How menopause can ruin a marriage

Even Rod Stewart understands how dangerous it is to family happiness

“Until now, I hadn’t seen what menopause was because my previous marriages didn’t last that long. So it was the first time with Penny, but she was throwing extreme tantrums. One night he threw away all the cooking utensils. Then me and our sons just embraced her and decided to work for more people to understand what women go through in this period of their lives,” Rod Stewart told The Times. The 77-year-old musician has joined his wife Penny Lancaster’s campaign to raise awareness of menopause issues. He gave a series of interviews and participated in television shows to draw attention to what he believed to be an important problem that not only affects women, but everyone around them.

Penny, 51, began experiencing the first signs of menopause such as insomnia and hot flashes during the pandemic. She thinks it might be a consequence of the coronavirus because she doesn’t feel old. When she goes to her GP, he prescribes sedatives because he thinks she’s worried about her husband’s renewed battle with cancer. It is only when she shares with other women in the police force, where she works as a volunteer patrol officer, that she realizes that she has faced the precipice of menopause and must take action if she does not want to go crazy and drive the people around her crazy. Fortunately, he receives great understanding and support from his family.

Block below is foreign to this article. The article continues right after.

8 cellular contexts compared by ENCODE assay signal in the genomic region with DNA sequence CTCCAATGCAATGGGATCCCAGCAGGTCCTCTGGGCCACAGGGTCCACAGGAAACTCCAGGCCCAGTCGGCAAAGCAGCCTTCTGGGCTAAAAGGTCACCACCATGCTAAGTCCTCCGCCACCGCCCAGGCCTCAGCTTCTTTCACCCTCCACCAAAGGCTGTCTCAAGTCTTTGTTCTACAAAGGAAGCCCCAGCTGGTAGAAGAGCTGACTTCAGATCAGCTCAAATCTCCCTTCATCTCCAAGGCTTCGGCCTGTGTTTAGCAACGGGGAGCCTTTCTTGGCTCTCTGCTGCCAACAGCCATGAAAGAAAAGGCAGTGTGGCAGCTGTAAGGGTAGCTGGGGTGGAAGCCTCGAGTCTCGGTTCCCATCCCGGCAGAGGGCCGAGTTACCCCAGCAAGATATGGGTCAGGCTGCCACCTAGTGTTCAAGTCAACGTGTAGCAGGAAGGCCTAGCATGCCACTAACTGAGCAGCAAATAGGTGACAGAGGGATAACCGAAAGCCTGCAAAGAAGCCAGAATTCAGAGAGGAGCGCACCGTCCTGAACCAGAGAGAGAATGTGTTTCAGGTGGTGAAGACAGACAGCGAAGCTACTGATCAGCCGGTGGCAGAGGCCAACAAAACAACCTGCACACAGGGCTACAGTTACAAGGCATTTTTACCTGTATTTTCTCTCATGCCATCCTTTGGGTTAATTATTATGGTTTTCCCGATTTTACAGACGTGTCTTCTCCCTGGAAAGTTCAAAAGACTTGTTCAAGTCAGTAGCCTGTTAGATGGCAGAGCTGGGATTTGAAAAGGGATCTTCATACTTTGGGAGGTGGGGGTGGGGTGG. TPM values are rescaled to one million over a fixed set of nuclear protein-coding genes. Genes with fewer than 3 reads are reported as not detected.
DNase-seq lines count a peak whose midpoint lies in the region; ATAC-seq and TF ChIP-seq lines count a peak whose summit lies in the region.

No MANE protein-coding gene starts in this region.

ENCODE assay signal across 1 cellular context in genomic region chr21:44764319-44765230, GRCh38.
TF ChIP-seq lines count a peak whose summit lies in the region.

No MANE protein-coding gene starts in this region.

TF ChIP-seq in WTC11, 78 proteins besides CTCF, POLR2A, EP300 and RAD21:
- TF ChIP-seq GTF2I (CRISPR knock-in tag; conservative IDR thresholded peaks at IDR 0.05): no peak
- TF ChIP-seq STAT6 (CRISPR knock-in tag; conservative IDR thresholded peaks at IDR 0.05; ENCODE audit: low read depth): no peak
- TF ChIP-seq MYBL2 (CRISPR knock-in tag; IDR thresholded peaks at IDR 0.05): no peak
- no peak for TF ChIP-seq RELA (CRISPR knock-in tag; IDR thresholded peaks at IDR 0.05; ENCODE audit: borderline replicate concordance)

“She was in a fragile situation. He wasn’t the man I married. It was scary, but she told me through tears what she was feeling and we talked about it. I was constantly Googling about it and I learned to just listen and be ready to throw pots and pans on the floor,” says Rod Stewart. According to him, it is good for husbands and wives to go through menopause courses together so that they can best cope with this challenging time, as it is not just about stopping a woman’s menstrual cycle, but about a number of other changes in her body that men need to understand and not “just run to the pub” when they happen.

Stewart married leggy former model Penny in 2007. They have two sons, aged 17 and 11. So the male trio at home initially has a hard time understanding her erratic behavior. However, she likes to talk openly about it, as she always has in times of trouble. She tells them when her last menstrual period was, how her body is covered in hot flashes and then freezing cold, how she feels sad and is able to cry without any reason to do so. After receiving hormone replacement therapy, Penny’s condition improves significantly, but she and Rod decide it’s a good idea to talk openly about the problem to save other couples from having a hard time.